Lets have a sneak peak of the machine that will carry my gear, my soul and my food along 1000 miles to Nomnomnom (credit Oppy for that one!) I'm sure at some point there'll be a far more detailed breakdown of the bike and gear, but for now just be thankful I didn't redact the images...

Microphone dropped. 

Thursday 21 December 2023

Big bike, big plan, big project '24

Far from a palindrome.

The big ITI bike is in the workshop, getting some mods for the '24 ITI project. 

First up was a new ti fork with rack mounts and 3 bolt cage mounts f&r on the fork blade. 

I made this front rack for my 2016 Nome trip, but to suit a different fork. This new fork has rack mounts in a different location,  so ill mod the rack again to suit. 

I stitched these front micropanniers for Nome '16 as well, to suit this rack. Ill make a rack top bag to match the pannier ensemble. For 'stuff'.

A new downtube bag is also on the drawing board. 

A new kitchen bag will be hewn out of X-Pac fabric to go behind the seatpost.
 This rack area here, yes im making some enormous, cavernous slimline panniers. 

Big box of nice new carbon hoops.

Lots to make before February.

Tuesday 28 February 2023

ITI 2023 race report.

'So what happened?'

I've been asked this a LOT in the past few months, about my 2023 ITI Nome attempt. It's taken me a while to coalesce my thoughts and feelings around this and how best to share it.

The short story - cold induced mild pulmonary edema. 2 hours into the race I knew I was in the shit - I wasn't able to get my heart rate over 120BPM (which is a pretty cruisy all day HR for me); any kind of effort felt like a major task for my body overall; deep breaths were a real challenge and usually ended in a hacking cough fest; and with an icy cold temp of -20C by 4pm, my lungs were getting whupped in the first round and I'll spare you the other mucky details. I had a heart a-fib episode in my 20's from overtraining, it's never been a limiter to what I do in sport, but this time I was just a tad spooked when I ran my self diagnostics a few hours into the race. We all live in a post-covid world and that can have different effects and residues in people.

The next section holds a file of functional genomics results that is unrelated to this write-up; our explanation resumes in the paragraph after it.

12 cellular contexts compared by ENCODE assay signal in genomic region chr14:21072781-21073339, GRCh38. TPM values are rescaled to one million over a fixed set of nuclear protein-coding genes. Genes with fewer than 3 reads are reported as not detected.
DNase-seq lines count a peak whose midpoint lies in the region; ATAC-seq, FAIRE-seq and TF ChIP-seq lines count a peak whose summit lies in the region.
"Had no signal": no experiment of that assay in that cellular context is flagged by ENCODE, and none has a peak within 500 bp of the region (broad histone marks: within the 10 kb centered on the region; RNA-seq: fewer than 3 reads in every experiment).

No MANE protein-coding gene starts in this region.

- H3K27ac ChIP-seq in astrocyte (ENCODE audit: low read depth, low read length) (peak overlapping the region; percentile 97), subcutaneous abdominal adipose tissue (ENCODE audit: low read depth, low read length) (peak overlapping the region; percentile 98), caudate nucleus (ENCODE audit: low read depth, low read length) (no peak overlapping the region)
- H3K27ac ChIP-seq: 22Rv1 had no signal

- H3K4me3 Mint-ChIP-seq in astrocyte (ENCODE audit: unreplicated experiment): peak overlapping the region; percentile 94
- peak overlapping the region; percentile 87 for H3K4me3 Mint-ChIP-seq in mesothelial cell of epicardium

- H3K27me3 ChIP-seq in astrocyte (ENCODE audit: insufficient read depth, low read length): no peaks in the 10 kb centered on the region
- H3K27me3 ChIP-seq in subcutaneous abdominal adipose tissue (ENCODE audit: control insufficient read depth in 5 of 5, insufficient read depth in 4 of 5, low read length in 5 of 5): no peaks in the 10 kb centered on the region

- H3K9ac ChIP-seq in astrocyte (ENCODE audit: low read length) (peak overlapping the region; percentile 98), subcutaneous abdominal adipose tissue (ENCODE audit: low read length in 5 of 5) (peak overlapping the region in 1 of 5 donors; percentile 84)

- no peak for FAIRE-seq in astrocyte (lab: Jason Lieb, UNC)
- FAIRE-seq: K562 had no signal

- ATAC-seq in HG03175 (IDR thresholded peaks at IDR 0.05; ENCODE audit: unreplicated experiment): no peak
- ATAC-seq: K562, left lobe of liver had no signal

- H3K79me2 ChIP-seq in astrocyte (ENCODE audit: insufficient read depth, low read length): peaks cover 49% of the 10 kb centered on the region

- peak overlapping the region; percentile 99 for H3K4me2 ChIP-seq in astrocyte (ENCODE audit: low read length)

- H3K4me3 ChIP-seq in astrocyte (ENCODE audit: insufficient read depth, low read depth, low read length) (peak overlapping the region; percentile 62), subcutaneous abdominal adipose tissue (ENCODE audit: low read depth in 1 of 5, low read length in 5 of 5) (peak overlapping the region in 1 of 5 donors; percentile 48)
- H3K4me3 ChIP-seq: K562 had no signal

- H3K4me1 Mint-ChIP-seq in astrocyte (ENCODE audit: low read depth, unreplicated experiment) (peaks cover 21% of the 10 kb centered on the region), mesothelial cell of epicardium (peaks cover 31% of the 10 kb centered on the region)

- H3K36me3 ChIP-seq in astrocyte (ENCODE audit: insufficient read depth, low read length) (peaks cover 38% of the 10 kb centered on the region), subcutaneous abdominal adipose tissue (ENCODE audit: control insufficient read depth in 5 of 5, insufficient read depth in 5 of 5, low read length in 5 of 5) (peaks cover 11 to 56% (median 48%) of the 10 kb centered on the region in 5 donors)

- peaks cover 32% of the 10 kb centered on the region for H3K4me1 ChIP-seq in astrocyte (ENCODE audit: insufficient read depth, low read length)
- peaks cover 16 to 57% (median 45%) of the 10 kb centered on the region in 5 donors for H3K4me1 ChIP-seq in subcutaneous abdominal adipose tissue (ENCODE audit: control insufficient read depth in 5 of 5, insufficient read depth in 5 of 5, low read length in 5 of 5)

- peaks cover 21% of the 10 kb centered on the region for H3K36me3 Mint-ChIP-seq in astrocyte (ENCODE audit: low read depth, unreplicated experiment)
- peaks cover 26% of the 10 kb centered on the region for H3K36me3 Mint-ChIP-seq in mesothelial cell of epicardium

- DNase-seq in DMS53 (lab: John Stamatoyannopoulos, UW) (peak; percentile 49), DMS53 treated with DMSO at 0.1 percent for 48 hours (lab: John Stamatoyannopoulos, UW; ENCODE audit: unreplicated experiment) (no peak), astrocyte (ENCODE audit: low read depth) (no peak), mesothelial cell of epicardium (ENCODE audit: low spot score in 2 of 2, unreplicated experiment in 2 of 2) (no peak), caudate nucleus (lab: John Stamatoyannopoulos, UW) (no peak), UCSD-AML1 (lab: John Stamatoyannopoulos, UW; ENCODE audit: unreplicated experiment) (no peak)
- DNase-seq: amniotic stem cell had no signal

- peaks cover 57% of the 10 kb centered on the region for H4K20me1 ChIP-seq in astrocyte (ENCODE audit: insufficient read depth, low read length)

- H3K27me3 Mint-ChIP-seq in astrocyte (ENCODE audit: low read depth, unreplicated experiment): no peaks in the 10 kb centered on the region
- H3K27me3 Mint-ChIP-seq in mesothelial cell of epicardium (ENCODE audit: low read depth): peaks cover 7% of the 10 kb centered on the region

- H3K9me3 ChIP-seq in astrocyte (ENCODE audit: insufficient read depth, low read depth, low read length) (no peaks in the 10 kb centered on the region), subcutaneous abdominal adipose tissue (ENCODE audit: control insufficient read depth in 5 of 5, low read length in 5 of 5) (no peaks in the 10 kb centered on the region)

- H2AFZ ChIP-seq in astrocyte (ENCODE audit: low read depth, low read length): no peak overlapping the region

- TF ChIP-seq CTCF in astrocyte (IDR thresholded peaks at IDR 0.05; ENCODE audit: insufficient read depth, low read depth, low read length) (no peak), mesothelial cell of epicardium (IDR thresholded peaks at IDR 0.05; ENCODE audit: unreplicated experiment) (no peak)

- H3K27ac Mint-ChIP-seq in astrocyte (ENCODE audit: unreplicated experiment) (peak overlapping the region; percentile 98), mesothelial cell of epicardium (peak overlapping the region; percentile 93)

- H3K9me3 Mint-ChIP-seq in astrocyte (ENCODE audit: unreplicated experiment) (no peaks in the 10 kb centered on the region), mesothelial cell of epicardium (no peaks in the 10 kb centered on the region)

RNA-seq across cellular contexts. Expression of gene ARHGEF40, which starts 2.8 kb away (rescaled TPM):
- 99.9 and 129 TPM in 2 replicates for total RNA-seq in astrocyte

'Make good choices, yeah? I drum this principle into attendees at the ITI training camp I instruct at, so I act on that same rule.' 

I made the good choice to end my race at the first checkpoint of Butterfly Lake, a meagre 25 miles into the race. Yeah nah, don't take chances with your heart health kiddies, you've gotta make good decisions no matter how big the sheep station is in your head. Being a 5 time veteran of biking the 1000 miles to Nome, I knew what was ahead of me and I'd lost trust in my body's ability to do what needed to be done to compete and complete the long game. Bonus points as well for not getting caught up in the expen$$ive US health care system! It's a tough call to make - so much time and especially money invested in each trip - not cheap as an international athlete along with the horrible AUD-USD exchange rate...

However, I wasn't the only veteran racer to make good choices and retire early from the race. RJ Sauer was lingering around Butterfly Lake CP like I was, huddling around the stove, deep within the tempest of our minds. I eventually racked out on a couch, drifting in and out of a meek slumber as other racers arrive, dry some clothing, do a gut check and then get out the door into the early morning cold after a very quick nap on the floor. 

Before the sun had risen, I noticed RJ up and moving - but not with vigour. 'If you're waiting for me so we can leave together...' he never got to finish his sentence as I knew what he was going to say - I clipped it short with 'Nah mate, I'm scratching. My airways are burnt. I kinda figured you were scratching too - I've been watching your body language all night'. Once that line had been crossed together, we were kindred brothers in arms, no longer feeling like singular race outcasts - only feeling the reinforcement from a fellow veteran that had seen plenty of good and bad along the trail - knowing how indifferent the horrible beauty can be out there. We chatted for hours all things ITI, Alaska, Tour Divide and family bikepacking. We sorted our combined logistics (thanks Beth) and debriefed along the slow paced ride back to Big Lake. It was a true bluebird day - bitterly cold and clear skies.